The Twin Cities' pandemic economy advantage
The Twin Cities are among a handful of Midwest metros that have fared much better economically than the rest of the country during the COVID-19 pandemic.
The big picture: Our unemployment rate finished 2020 at 4.7%, well below the U.S. average of 6.7%.
- Columbus, Cincinnati and Indianapolis round out the four metros with the lowest unemployment among the 51 largest markets, according to the Wall Street Journal.
What they're saying: Economists told the WSJ that cities with diverse economies and large numbers of white-collar workers are doing better because so many jobs were able to shift to remote work.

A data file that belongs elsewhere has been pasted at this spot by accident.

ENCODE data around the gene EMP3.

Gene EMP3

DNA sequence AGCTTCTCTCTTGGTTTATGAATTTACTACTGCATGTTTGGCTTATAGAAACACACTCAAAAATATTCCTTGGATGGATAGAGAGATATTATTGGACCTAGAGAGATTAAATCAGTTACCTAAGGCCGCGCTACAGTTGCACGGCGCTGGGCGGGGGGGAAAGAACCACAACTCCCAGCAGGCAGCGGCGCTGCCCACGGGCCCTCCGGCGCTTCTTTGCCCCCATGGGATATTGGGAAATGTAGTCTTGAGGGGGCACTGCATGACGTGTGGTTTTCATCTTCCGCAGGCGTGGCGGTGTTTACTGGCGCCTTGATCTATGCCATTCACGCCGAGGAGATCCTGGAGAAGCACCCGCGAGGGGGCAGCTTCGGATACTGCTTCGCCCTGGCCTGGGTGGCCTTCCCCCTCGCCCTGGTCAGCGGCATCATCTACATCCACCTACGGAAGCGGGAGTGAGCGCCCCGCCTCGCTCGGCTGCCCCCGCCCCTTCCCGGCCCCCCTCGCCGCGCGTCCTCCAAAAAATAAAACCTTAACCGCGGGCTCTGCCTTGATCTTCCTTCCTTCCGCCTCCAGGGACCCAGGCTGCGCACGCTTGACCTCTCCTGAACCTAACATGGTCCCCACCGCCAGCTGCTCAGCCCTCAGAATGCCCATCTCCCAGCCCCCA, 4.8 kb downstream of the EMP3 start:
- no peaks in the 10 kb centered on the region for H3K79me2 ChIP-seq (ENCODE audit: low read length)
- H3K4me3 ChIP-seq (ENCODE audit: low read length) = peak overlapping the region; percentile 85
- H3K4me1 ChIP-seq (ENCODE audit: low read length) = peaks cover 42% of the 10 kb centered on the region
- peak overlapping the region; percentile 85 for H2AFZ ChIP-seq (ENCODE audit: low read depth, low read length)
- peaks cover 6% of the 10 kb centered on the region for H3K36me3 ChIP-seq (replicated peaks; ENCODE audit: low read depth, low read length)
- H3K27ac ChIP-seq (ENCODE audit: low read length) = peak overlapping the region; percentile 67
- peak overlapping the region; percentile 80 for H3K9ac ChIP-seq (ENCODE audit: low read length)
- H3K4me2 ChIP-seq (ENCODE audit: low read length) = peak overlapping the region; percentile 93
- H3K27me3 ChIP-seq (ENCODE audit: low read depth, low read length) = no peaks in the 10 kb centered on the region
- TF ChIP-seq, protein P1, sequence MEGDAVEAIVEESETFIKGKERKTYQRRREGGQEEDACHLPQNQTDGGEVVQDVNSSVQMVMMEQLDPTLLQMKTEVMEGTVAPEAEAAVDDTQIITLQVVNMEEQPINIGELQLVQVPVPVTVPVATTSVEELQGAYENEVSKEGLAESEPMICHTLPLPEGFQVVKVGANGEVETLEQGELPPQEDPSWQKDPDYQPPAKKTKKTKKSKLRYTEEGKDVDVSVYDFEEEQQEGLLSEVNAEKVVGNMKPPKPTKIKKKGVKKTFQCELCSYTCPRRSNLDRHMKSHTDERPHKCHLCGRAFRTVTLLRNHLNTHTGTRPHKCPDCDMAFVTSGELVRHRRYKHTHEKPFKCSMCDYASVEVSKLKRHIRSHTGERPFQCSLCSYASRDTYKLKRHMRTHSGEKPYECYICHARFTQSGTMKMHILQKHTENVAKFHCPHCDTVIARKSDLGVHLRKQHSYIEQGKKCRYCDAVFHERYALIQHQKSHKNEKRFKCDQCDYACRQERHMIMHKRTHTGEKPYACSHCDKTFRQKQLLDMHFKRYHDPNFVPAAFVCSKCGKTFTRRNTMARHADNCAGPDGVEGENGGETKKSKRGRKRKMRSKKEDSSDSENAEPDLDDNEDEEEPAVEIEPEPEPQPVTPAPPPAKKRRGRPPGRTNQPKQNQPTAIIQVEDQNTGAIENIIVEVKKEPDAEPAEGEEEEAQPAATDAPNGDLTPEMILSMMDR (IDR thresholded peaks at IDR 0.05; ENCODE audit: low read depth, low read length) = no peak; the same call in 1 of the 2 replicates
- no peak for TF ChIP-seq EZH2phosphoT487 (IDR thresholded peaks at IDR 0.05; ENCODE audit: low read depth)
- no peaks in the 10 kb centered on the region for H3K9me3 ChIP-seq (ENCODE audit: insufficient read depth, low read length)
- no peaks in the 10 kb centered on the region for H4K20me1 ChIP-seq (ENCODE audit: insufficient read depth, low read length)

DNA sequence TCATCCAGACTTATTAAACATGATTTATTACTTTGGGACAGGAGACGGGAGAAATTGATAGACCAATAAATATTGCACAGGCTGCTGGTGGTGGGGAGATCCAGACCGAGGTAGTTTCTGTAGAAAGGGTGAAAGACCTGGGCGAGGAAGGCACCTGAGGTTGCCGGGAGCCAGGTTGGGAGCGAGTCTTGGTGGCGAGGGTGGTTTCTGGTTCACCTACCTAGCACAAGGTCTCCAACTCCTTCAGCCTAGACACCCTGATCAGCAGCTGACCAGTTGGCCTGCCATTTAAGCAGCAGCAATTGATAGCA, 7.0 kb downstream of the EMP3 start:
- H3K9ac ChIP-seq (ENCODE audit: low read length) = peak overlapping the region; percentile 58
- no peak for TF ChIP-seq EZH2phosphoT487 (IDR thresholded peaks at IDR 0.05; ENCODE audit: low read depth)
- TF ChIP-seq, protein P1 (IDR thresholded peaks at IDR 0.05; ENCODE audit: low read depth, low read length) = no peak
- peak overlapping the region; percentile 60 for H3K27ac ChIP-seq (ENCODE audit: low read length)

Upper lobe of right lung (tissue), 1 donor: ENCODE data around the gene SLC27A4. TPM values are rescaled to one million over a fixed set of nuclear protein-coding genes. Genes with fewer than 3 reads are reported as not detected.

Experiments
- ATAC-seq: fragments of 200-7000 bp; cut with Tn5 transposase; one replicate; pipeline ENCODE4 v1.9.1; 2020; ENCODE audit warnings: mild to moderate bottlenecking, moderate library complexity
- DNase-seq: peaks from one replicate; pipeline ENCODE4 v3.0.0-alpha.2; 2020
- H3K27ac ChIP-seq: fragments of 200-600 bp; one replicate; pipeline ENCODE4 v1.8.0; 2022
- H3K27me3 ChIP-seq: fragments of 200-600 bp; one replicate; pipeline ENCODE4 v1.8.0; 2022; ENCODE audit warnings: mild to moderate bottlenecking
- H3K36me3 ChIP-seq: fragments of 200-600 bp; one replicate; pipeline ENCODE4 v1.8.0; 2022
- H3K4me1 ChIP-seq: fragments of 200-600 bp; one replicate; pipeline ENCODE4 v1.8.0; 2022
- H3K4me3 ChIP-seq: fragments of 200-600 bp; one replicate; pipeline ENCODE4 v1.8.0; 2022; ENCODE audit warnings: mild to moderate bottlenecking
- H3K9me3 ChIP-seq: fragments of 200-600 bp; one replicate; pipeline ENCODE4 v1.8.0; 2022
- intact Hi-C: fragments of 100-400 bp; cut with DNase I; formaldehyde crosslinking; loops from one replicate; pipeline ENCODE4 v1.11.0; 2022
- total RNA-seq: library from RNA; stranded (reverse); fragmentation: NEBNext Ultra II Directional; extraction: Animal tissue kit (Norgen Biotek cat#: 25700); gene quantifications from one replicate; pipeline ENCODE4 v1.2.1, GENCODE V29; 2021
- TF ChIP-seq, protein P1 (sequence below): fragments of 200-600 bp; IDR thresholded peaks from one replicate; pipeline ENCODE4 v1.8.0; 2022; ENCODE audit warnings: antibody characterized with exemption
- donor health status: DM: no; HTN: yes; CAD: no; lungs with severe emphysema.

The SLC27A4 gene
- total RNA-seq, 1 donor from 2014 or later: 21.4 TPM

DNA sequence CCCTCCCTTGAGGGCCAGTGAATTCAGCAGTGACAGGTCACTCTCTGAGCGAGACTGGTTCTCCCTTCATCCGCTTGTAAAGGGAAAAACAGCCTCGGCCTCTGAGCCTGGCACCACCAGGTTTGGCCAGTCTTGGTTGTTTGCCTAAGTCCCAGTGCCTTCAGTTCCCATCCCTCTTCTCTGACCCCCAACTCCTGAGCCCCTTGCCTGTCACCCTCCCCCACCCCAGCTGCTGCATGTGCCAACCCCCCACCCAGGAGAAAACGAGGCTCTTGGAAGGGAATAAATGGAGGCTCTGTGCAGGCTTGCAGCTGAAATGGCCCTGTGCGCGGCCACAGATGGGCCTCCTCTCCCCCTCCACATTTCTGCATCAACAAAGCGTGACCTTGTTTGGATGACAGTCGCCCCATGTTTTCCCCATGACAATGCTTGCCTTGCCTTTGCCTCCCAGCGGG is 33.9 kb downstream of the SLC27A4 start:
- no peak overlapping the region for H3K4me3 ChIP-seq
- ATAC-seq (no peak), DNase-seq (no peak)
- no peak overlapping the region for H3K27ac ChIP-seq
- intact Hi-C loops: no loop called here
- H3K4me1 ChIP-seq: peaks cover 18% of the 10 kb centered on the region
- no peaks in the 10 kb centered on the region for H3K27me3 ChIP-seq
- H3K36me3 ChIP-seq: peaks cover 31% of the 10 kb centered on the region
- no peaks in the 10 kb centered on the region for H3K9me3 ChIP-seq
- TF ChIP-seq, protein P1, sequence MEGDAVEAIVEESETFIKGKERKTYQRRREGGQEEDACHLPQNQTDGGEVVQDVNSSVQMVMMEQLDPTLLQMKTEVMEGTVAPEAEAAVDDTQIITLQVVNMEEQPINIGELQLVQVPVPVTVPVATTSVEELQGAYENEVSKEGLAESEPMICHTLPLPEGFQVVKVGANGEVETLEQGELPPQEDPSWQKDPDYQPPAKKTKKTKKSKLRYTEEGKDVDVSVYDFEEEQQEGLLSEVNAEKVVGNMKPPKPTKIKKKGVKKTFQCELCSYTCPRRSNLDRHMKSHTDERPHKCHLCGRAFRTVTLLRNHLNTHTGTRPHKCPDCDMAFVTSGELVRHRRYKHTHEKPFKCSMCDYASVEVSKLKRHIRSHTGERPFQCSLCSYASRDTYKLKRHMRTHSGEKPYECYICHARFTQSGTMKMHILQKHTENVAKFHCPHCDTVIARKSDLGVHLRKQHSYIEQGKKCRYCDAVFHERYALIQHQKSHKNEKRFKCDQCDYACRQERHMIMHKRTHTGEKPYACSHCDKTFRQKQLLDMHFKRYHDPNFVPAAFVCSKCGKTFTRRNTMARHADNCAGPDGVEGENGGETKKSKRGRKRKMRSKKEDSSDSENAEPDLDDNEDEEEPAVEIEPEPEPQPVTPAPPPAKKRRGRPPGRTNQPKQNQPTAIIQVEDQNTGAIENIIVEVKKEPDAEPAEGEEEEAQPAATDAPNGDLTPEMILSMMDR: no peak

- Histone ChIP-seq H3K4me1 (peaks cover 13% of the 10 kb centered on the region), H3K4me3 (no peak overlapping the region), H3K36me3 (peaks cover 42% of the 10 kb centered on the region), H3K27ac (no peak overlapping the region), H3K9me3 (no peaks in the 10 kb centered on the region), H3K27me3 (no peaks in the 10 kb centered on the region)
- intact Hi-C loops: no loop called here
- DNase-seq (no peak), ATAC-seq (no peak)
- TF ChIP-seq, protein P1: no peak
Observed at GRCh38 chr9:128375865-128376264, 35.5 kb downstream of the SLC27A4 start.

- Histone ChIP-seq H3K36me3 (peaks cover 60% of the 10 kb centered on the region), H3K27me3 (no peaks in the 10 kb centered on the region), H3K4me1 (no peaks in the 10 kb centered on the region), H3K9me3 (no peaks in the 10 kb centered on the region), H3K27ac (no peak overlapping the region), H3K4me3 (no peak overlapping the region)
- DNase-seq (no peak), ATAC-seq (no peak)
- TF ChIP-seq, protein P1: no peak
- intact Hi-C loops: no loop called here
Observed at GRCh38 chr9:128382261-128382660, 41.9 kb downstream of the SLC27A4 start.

- "They also have less reliance on tourism compared with other large metro areas, relatively low population densities, and their overall COVID-19 caseloads haven’t been as severe," the WSJ wrote.
The bottom line: Minnesota lost 387,800 jobs in the first months of the pandemic and only regained 140,300 of them by the end of the year, according to the Minnesota Department of Employment and Economic Development.
This story first appeared in the Axios Twin Cities newsletter, designed to help readers get smarter, faster on the most consequential news unfolding in their own backyard.
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